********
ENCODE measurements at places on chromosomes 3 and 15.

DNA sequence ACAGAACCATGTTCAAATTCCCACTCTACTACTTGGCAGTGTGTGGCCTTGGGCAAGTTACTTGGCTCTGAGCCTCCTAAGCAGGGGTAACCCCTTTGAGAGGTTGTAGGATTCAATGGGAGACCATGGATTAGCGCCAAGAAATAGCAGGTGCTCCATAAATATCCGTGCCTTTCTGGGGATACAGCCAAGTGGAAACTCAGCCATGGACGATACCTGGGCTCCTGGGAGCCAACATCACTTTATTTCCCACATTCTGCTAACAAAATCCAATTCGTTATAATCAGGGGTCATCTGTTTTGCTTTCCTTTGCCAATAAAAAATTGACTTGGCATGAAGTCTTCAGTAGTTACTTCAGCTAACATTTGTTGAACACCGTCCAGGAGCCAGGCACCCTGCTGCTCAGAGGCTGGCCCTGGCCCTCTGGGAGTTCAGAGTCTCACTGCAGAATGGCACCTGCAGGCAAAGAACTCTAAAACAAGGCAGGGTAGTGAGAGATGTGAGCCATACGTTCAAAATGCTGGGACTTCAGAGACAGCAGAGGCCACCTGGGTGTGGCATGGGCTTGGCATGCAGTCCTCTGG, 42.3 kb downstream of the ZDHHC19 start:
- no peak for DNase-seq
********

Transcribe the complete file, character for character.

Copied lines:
ENCODE measurements at places on chromosomes 3 and 15.

DNA sequence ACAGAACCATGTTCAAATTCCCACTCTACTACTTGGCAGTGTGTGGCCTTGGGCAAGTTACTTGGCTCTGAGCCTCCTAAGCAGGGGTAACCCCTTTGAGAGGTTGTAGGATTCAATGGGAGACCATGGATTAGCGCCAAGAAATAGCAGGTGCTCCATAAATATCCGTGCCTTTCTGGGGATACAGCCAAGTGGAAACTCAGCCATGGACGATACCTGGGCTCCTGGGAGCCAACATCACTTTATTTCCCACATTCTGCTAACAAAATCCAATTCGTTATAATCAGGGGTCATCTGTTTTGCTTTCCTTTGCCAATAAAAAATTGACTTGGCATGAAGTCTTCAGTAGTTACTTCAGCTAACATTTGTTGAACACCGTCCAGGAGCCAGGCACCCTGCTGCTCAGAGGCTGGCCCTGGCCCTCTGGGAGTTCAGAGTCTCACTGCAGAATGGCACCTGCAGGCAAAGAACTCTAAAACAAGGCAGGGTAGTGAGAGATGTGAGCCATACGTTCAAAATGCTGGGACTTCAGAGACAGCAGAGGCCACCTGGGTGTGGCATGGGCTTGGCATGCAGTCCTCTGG, 42.3 kb downstream of the ZDHHC19 start:
- no peak for DNase-seq